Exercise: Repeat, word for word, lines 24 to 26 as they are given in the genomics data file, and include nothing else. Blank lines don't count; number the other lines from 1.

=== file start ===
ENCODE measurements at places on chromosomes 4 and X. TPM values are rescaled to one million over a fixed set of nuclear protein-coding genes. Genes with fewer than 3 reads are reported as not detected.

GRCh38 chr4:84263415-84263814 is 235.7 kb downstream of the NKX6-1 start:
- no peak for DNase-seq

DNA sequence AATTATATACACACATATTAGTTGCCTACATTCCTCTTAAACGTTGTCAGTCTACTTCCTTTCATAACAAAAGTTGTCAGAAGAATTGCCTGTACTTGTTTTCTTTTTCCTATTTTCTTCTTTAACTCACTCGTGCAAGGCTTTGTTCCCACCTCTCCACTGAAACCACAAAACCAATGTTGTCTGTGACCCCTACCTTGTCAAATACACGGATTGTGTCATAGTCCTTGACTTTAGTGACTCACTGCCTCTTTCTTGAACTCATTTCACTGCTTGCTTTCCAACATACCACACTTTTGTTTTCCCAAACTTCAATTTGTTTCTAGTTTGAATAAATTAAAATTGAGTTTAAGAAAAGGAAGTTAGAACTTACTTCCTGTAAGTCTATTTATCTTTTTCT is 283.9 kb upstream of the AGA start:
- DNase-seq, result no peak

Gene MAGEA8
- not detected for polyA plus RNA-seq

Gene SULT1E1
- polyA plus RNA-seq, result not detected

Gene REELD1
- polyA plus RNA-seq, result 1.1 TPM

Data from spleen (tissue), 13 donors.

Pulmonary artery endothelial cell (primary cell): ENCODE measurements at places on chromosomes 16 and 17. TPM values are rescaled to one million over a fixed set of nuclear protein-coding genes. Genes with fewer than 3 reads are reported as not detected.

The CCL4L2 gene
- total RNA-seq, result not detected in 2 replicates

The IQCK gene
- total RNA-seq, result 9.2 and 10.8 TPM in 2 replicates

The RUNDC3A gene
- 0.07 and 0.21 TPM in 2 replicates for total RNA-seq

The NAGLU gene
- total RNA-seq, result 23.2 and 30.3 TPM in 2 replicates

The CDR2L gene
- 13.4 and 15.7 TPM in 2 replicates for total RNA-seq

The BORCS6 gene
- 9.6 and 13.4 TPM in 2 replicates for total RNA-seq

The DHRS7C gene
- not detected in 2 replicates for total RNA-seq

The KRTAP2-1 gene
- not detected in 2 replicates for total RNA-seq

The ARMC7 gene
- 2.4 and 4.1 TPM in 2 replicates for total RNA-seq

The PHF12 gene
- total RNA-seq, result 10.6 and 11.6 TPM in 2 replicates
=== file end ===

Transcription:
The BORCS6 gene
- 9.6 and 13.4 TPM in 2 replicates for total RNA-seq

The DHRS7C gene